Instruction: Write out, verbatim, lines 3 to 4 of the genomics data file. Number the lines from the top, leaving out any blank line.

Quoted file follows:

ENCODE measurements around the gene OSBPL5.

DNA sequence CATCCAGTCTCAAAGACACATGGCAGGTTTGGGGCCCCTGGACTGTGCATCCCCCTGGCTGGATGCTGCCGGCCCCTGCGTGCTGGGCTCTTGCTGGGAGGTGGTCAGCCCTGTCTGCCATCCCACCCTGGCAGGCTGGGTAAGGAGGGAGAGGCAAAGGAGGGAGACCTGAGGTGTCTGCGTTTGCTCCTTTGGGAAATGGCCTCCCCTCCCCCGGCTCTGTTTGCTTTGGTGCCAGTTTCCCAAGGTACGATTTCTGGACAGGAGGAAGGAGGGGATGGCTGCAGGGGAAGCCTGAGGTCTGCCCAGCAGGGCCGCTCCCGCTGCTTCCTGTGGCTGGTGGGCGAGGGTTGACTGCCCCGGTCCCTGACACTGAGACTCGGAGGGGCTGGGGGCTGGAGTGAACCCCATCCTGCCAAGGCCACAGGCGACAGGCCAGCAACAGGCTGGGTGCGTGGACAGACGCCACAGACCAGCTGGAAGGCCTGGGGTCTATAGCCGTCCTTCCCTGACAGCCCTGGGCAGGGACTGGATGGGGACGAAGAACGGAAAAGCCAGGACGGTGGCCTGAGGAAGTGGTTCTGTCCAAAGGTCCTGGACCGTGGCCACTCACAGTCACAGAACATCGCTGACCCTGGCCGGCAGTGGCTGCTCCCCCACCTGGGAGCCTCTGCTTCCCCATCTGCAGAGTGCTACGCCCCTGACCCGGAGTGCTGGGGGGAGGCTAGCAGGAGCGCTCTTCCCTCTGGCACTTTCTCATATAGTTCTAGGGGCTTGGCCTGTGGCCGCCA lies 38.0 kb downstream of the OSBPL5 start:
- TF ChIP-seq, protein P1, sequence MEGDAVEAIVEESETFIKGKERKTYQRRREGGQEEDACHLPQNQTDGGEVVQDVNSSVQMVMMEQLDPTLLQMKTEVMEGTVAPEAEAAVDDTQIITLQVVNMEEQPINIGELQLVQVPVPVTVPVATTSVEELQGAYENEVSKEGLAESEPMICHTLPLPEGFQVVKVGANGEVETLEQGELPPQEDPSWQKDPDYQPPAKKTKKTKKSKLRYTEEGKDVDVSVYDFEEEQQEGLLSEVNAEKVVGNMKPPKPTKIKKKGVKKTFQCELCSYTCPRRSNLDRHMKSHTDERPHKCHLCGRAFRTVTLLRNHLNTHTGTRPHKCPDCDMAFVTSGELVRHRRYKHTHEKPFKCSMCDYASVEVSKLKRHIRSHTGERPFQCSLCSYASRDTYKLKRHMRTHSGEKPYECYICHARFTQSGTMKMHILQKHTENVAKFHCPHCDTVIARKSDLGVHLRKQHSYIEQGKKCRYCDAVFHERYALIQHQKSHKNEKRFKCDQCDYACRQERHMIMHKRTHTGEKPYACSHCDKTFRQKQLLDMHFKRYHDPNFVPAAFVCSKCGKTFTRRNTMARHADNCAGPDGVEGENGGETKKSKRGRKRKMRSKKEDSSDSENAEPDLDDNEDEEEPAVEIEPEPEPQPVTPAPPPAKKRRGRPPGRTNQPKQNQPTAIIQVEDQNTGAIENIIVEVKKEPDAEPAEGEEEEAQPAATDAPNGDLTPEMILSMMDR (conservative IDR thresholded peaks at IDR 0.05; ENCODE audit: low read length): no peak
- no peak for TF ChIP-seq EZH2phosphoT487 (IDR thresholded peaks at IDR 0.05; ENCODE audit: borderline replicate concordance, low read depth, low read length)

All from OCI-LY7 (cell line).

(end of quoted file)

- TF ChIP-seq, protein P1, sequence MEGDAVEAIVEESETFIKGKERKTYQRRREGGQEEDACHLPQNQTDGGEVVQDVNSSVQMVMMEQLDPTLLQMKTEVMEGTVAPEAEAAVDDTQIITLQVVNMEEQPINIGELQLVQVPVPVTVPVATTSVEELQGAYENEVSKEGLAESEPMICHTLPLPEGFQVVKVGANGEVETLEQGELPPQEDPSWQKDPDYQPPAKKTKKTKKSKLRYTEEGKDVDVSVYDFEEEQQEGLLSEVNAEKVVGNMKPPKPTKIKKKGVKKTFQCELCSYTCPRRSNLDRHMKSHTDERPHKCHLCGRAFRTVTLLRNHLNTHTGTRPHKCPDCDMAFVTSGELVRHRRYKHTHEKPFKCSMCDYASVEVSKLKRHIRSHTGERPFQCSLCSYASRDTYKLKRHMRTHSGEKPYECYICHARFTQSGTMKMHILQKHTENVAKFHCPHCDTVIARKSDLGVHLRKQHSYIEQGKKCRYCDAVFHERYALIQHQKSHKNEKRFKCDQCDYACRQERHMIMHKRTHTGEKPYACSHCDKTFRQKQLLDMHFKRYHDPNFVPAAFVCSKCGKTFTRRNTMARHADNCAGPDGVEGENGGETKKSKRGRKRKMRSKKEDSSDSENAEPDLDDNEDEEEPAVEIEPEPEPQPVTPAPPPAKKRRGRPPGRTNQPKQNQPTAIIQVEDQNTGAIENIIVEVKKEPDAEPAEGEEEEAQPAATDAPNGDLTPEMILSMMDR (conservative IDR thresholded peaks at IDR 0.05; ENCODE audit: low read length): no peak
- no peak for TF ChIP-seq EZH2phosphoT487 (IDR thresholded peaks at IDR 0.05; ENCODE audit: borderline replicate concordance, low read depth, low read length)